Delightful, mischievous, obliging, dancing adventurers. Such are ferrets – part of the order Carnivora, family Mustelidae, and relatives of mink, otters, and weasels – to those who have had the good fortune of befriending one or more of them.
The name “ferret” is derived from the Latin word furittus, meaning “little thief” and likely referring to their “common habit of secreting away small items.”
Though only meant in an adoring sense, the “little thief” moniker highlights a devastating irony: ferrets are imprisoned by the thousands in animal research facilities.
The use of ferrets in biomedical research dates back to the early twentieth century and continues in force today. To be sure, in 2021, U.S. research facilities reported exploiting 12,671 wild (“Black-footed”) ferrets and 34,030 “[d]omestic” ferrets. (Ferrets join thousands of other nonhumans in the “Other” category.)
Tragically, then, it may be no accident that a group of ferrets is called a “business”.
The exploitation and commodification of these small creatures with larger-than-life personalities is, indeed, huge business for the animal research industry, in which ferrets are:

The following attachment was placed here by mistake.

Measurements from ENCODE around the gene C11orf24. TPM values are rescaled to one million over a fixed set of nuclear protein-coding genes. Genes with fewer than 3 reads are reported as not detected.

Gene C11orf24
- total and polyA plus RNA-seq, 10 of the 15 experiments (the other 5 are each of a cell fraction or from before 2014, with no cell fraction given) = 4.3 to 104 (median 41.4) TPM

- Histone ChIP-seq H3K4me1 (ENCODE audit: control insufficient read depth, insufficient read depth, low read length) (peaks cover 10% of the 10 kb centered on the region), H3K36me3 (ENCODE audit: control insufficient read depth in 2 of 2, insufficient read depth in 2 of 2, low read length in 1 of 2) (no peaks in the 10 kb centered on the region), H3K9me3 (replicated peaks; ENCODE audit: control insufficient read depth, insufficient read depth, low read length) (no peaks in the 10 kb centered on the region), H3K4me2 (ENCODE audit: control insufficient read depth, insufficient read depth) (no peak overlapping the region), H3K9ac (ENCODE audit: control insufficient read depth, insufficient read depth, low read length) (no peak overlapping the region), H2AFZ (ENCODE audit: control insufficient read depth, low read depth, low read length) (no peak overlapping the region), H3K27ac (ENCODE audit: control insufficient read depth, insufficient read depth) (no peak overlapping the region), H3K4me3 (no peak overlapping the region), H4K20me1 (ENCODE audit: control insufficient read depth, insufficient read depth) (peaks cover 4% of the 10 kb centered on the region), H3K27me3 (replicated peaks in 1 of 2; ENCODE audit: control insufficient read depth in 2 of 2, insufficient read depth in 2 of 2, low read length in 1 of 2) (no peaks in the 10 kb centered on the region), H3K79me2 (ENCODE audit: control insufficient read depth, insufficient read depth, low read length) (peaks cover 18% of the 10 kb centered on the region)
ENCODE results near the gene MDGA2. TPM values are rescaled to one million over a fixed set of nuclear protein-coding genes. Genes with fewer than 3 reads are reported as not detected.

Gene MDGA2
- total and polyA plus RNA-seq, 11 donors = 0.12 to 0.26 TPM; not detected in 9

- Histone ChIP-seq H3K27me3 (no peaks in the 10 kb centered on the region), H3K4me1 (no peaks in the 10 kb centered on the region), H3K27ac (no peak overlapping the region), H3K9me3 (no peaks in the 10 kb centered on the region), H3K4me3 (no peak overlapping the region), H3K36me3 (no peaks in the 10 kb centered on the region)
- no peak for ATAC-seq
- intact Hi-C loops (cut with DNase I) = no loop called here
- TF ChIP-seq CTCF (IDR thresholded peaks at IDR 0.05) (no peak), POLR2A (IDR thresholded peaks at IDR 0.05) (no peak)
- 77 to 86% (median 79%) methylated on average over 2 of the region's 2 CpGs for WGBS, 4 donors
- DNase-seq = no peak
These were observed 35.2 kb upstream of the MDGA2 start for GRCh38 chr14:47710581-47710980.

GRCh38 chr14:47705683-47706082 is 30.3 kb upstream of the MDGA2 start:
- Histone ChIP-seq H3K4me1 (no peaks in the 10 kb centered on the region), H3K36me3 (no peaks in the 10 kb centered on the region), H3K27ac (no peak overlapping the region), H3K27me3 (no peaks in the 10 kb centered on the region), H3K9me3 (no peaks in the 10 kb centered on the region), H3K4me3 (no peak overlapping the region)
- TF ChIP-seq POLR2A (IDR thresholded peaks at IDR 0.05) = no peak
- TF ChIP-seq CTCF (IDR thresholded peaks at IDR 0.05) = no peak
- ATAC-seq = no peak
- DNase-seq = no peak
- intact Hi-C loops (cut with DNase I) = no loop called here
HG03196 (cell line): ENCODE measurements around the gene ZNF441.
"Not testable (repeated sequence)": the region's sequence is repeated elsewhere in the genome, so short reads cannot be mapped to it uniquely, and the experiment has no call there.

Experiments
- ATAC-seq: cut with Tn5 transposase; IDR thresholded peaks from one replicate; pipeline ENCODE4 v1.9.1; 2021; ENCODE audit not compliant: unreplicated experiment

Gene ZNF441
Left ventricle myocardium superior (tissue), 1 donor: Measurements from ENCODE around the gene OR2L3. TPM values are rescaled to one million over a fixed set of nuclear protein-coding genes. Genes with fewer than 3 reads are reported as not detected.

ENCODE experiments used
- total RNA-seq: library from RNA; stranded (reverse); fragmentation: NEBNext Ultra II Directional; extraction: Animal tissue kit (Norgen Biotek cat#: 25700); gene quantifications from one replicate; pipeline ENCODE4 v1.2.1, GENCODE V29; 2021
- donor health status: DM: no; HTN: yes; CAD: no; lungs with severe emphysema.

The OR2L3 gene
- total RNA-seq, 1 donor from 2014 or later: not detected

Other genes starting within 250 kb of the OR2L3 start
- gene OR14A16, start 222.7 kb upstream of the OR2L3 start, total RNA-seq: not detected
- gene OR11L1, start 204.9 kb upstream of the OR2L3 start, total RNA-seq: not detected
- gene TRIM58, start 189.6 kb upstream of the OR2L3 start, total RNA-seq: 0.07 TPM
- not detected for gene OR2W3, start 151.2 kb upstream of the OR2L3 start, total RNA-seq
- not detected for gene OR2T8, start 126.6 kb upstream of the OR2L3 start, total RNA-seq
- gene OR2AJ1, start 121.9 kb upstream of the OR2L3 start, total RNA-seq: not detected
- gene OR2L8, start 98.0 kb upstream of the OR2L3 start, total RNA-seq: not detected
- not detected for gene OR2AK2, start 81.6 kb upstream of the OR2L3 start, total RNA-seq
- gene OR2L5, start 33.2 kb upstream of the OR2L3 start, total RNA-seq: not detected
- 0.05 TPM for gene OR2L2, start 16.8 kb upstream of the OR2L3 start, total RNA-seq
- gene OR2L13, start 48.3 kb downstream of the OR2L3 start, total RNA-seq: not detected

- Used to study myriad human diseases (influenza, cystic fibrosis, peptic ulcer disease), the cardiovascular system, pediatric endotracheal intubation, vomiting, and more – including, as recently revealed, “Havana Syndrome”, via bombardment by radio frequency resulting in symptoms of “traumatic brain injury”.
- Forced to act as “a surrogate for dogs when test material is in limited supply” or when the use of dogs draws public ire . . . even though industry willingly acknowledges that, just like dogs, ferrets “are friendly, curious, and playful”, with “distinct behaviors and a unique biology”.
- Bred in huge numbers by Marshall BioResources, a horrific factory-farm that sells ferrets to research facilities and to the “pet” industry, including Petco. (Learn more about Marshall – a prolific breeder and abuser of dogs and other nonhumans – and our campaign against them here.)
Ferrets continue to be reduced to humane experimental subjects despite undeniable sentience and strong bonding with humans.
Not only are ferrets revered companion animals, but they are:
- Relied on as (legally-unacknowledged) service animals – they can, for example, be trained to alert their guardians to oncoming panic attacks – and emotional support animals – they are “very social, attentive, and bond closely” with their guardians.
- Astonishing providers of emotional support to humans through participation in animal-assisted therapies (through which they actively improve human physical well-being) and animal-assisted activities (through which they actively improve the emotional well-being of hospital patients, nursing home residents, and other humans in need).
- Deserving, as are all nonhumans, of protection from human harm.
April is Adopt a Ferret Month. Please join us in working to secure the freedom of “little thieves” – and all of their nonhuman brethren – from animal research facilities. Sign up for emails below for antivivisection news and insights, plus ways you can help us end animal experimentation for good.